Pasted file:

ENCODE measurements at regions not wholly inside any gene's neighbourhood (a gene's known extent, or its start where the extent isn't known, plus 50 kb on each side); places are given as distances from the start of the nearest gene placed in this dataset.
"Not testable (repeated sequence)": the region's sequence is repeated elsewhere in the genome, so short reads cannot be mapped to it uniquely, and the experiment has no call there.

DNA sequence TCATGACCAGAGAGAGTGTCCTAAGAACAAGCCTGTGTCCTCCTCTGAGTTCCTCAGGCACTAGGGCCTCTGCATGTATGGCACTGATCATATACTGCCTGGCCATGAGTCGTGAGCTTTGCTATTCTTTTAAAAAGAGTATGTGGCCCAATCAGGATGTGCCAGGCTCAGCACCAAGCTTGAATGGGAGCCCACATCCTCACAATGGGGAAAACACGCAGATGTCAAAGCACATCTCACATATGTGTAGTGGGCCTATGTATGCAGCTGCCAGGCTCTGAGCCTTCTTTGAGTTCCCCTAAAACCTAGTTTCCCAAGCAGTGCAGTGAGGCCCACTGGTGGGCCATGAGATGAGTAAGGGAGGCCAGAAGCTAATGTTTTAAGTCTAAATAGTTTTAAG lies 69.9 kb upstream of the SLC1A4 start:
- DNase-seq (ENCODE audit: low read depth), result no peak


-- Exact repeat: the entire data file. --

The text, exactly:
ENCODE measurements at regions not wholly inside any gene's neighbourhood (a gene's known extent, or its start where the extent isn't known, plus 50 kb on each side); places are given as distances from the start of the nearest gene placed in this dataset.
"Not testable (repeated sequence)": the region's sequence is repeated elsewhere in the genome, so short reads cannot be mapped to it uniquely, and the experiment has no call there.

DNA sequence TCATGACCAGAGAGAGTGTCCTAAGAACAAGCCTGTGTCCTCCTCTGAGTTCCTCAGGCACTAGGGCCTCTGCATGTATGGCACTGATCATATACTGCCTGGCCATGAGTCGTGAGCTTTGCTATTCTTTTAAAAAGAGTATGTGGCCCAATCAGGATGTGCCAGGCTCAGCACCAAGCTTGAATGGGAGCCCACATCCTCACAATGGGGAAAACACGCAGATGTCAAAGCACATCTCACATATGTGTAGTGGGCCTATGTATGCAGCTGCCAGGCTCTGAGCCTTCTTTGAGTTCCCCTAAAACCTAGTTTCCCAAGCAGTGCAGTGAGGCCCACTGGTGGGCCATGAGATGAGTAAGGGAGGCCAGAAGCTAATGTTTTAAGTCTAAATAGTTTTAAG lies 69.9 kb upstream of the SLC1A4 start:
- DNase-seq (ENCODE audit: low read depth), result no peak